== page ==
But even a small business without a big marketing budget can leverage street advertising.
Advertising agency Bio Eko Paint specializes in pavement advertising using their unique paint which stays on until removed by a special gel with all biodegradable ingredients.
If you don’t live in the UK, leverage their idea by using paint and stencils to craft noticeable ads right on the pavement people are walking on. (Make sure this doesn’t violate any rules in your area).
Or you could forgo the paint and embrace chalk. For a really old-school method, just write your ad on the sidewalk with colored chalk. Add in some curlicues, arrows and other decorative elements, and you have an inexpensive, unusual eye-catching advertisement.
There’s no such thing as a stupid question… on a quiz
Now that’s a blatant lie.
Of course there are stupid questions on quizzes, and sometimes the entire quiz is silly… but for some reason, 98% of human beings love quizzes so much that they don’t notice.
Moral of the story? Create a quiz for your business. Then promote it (Facebook ads work very well for that kind of thing.)
While a Playbuzz-type quiz might work to draw attention to your brand, the best kind is the one that is actually directly connected to your business and what you offer. The quiz and results can highlight your expertise, building trust and your reputation. Additionally, the results can give the quiz taker guidance as to which of your products or services would help them the most.
Executive coach Talane Miedaner has created several free quizzes on her Lifecoach.com website. The (lengthy) quizzes are designed to help quiz takers identify their emotional, personal and professional needs.
In addition to generating leads for Lifecoach.com (you need to give your email to take the quiz), the quiz itself effectively introduces the potential client to Lifecoach.com’s approach to life coaching, and subliminally encourages them to turn to Lifecoach.com for help and guidance in getting their needs met.
Build a supportive community for customers & potential customers
If you offer a product or service, ostensibly, you are addressing a pain point and meeting a need. What if you could offer current and potential customers the ability to meet in a safe community? To share advice and empathy with one another?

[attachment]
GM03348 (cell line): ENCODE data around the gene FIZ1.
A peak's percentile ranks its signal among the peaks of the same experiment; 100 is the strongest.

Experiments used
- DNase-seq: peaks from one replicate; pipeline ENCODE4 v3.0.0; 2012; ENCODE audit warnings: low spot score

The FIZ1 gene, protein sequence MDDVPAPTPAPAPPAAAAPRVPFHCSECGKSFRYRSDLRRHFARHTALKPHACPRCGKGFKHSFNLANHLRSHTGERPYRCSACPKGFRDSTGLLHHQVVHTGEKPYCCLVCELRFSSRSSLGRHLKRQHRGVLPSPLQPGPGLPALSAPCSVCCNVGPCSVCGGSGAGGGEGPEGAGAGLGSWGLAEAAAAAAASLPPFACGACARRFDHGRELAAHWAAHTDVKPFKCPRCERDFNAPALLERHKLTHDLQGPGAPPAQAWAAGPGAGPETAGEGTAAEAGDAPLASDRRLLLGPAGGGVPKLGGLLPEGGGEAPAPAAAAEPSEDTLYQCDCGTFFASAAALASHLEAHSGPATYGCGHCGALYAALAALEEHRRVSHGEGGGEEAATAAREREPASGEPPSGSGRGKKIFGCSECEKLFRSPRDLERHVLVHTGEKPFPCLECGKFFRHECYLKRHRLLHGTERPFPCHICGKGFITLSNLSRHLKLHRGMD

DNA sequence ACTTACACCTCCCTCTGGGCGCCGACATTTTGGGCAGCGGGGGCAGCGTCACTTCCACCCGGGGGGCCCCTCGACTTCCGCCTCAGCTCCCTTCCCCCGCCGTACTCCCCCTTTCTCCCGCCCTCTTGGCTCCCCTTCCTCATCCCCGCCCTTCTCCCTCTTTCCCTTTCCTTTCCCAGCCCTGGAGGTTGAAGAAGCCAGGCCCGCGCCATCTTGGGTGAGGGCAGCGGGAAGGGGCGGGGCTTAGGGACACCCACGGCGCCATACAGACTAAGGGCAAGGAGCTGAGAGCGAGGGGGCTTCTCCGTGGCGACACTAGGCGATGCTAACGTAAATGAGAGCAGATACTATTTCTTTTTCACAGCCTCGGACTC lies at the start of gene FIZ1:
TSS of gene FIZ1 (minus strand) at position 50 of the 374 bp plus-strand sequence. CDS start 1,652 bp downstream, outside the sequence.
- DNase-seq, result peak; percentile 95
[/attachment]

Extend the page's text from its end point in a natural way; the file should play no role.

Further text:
Aside from the altruism and community service values that you’re embodying, you will also be drawing a natural audience of potential clients. Play your cards right by providing helpful information, and you’ll be seen as the expert and the go-to resource.
Social media groups are a natural environment for these micro-communities, but you could also have a forum on your own site and a group in another venue.
An example is geriatric care manager service B’Lev Shalem. They created a Facebook group called Sandwich Generation Israel for any English-speaker in Israel simultaneously dealing with the challenges of caring for their kids and for their aging parents.
This steadily growing group numbers over 1000 members, and has progressed to the point where the members actively ask and answer each other’s questions, making it a true self-sustaining community.
Are all these members going to become B’Lev Shalem’s clients? No, but some will. And some will appreciate the expertise of B’Lev Shalem and refer them to friends.
Creating a helpful, supportive, focused community for your target market takes some effort and patience, but it can pay off big-time. Need a little inspiration to get your group off the ground? Check out these 6 examples of high-converting content for Facebook groups.
Use new marketing methods, but keep the old
Don’t give up on social media and SEO, content marketing and PPC. Those are the basics – the foundations of today’s marketing.
But don’t just stay there. Get your creative juices flowing! Expand your marketing horizons and your client base.